You’ve made the decision to have vertical sleeve gastrectomy, and you’re so excited to get started. The first couple of days on the pre-op diet are going well; it’s definitely a change, but it’s worth it to prepare you for VSG. But then one day you hit a brick wall of ugh-this-is-hard. Some lucky patients sail right through the pre-op stage, but many have periods where they struggle. Here are some tips if you fall into the latter category.
Keep Your Eyes on the Big Picture
As I’ve mentioned many times, I prescribe the pre-op diet not to condition your mind and body to a new way of eating following gastric sleeve in Mexico, but to make the surgery itself as safe and effective as possible. The pre-op diet shrinks the liver (most patients have a condition called fatty liver, which can make the VSG procedure more difficult) and creates more optimal surgical conditions.
For many patients, the pre-op is the hardest part. The procedure itself is usually a breeze, and most don’t struggle with hunger pangs at all in the following weeks when the body is healing itself. Kayla can attest to that. “It’s easier after surgery,” she says. “You’re not hungry, and, if you are, it doesn’t take much to fill you up. I’m eight weeks out and here to tell you it was so worth it!” So count down the days until surgery on a calendar, knowing that when that date circled in red gets here, you’ll actually be entering an easier phase.
Focus on Yourself
If you’re the only one in your family prepared to make healthy changes, it can feel especially difficult to stick to the pre-op gastric sleeve diet. Some family members don’t realize they’re making it harder on you, while others may seem to be trying to tempt you deliberately. Either way, now is the perfect time to be a little selfish. Some ideas:
• If possible, stop cooking food for them that you can’t eat (unless you have small children and no one else to do it). They’ll do just fine with takeout or simple meals they prepare themselves, whereas you can set yourself back if you give into the understandable temptation.
• Do something else while they’re eating tempting food. Stephanie suggests going for a walk while your family is raving about the delicious mac ‘n cheese they’re enjoying for dinner. Or tuck yourself into a comfy corner of the house with headphones and your favorite TV show or movie.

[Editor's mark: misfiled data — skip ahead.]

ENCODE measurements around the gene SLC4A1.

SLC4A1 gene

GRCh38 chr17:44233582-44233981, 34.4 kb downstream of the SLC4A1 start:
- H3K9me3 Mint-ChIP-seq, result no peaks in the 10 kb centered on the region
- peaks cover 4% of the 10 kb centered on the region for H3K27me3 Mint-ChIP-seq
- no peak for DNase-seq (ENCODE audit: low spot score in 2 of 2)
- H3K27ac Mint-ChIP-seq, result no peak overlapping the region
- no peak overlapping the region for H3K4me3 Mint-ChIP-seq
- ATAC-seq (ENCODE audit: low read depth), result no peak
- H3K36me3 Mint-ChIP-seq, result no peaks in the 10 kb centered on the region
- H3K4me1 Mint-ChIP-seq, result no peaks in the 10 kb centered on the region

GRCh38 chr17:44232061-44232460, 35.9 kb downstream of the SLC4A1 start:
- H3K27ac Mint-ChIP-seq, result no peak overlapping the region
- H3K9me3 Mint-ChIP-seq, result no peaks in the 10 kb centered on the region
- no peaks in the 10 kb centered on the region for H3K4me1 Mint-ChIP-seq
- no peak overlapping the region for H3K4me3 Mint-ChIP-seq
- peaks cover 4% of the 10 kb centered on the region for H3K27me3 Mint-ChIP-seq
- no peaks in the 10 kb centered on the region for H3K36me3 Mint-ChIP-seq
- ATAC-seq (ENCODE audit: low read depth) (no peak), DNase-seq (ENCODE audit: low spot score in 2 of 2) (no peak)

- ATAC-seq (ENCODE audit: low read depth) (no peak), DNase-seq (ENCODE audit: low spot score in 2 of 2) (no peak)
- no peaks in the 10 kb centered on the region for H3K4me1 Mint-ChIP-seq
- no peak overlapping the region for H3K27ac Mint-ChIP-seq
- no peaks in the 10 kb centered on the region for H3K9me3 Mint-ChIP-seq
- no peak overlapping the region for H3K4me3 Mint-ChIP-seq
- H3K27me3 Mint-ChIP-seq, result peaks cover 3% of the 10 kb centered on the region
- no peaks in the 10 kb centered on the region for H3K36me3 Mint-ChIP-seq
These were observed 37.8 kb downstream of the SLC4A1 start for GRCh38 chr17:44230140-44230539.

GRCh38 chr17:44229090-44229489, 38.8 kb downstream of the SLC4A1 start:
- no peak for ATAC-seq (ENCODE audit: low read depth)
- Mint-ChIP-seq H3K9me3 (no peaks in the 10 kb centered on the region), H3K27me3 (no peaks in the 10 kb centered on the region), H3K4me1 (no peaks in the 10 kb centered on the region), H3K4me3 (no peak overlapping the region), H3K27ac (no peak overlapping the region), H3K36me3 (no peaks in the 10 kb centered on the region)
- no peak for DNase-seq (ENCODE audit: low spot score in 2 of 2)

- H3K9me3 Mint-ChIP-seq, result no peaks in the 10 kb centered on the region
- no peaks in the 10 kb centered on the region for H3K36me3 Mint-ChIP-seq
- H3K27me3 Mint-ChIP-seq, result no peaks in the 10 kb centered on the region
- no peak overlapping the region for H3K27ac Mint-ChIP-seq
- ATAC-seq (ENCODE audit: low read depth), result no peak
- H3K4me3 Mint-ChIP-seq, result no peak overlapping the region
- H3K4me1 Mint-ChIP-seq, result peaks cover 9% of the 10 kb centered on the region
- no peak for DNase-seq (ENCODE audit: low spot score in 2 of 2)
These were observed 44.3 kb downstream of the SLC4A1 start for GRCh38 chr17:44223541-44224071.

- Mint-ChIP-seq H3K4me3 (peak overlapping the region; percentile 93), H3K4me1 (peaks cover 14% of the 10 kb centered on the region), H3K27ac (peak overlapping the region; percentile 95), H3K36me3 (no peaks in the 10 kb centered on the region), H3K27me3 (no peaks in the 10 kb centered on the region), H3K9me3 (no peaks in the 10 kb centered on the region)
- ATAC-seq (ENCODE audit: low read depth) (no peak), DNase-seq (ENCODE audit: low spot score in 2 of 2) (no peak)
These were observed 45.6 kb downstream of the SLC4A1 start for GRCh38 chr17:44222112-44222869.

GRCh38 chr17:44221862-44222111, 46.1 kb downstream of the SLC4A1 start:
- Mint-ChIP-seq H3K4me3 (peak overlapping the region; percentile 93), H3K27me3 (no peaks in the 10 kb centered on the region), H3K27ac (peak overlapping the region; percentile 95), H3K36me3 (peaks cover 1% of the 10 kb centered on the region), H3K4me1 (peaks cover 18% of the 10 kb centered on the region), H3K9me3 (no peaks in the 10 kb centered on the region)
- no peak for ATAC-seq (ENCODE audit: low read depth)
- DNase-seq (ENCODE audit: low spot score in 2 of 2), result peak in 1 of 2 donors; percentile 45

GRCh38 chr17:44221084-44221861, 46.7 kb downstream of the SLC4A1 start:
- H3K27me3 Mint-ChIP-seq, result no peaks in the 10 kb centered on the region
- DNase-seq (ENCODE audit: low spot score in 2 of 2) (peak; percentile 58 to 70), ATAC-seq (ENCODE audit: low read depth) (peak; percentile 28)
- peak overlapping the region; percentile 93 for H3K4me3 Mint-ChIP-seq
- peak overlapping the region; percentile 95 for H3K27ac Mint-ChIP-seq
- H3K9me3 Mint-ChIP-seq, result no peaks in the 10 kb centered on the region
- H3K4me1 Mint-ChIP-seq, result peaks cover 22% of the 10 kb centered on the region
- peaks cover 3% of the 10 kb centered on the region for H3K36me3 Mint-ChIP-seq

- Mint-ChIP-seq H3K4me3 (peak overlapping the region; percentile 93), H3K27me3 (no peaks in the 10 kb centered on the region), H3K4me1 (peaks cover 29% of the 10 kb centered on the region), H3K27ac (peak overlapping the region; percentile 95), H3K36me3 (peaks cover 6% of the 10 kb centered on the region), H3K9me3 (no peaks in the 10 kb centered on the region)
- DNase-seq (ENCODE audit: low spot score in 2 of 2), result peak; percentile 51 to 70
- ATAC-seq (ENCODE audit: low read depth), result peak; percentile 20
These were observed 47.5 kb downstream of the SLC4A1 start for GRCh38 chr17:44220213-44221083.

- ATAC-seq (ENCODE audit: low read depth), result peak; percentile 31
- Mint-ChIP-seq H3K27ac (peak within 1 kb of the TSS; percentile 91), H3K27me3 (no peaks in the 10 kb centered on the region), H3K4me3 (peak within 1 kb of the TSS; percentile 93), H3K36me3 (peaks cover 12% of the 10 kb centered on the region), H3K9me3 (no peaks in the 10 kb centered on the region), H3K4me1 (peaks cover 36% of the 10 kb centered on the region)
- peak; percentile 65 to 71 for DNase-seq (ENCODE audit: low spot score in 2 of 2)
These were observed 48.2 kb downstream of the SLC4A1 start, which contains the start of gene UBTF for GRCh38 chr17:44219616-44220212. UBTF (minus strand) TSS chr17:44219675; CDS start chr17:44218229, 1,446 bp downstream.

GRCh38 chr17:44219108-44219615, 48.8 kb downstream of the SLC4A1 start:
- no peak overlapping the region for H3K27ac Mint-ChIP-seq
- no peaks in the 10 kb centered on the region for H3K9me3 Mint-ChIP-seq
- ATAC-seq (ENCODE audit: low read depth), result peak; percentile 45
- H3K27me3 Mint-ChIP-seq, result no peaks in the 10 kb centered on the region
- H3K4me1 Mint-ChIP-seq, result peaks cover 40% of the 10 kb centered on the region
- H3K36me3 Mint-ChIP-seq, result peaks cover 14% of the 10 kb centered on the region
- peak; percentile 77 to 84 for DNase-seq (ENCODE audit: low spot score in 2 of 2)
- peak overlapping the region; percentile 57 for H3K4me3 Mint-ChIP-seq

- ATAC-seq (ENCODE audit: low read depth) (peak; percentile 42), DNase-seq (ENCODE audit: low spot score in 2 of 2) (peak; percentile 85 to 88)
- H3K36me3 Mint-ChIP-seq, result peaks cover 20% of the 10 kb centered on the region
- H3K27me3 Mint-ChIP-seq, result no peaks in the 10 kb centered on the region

• Call a sympathetic friend (or post on our Facebook page!) and vent away about the difficulties you’re having in the moment. Sometimes just feeling heard and being affirmed in your struggle makes it a lot easier.
Experiment with Food You Can Truly Enjoy
The pre-op caloric restrictions are pretty tight, but that doesn’t mean there aren’t yummy options for you to explore. We give you a fully detailed list of foods and even some recipes, but the Endobariatric Facebook page is a treasure trove of ideas when you’re feeling bored with the same old meals—or just not satisfied. Tami recommends the Endobariatric cult-favorite poblano soup. “Gave me the full feeling I was looking for and the taste is out of this world…the poblano soup will be on my menu forever now!” For Alysia, green beans were the answer. “Get a large can of Italian cut green beans and boil them with five beef bouillon cubes,” she advises. “They are AMAZING.”
It can be tough to remember when your stomach is growling and your loved ones are moaning in delight over carbs and sweets, but you’ll be feeling better than you ever thought possible very soon. The pre-op diet is a tiny blip in your VSG journey. I encourage you to believe the thousands of Endobariatric patients who say that it’s more than worth the temporary struggle!
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“Changing lives…one sleeve at a time”.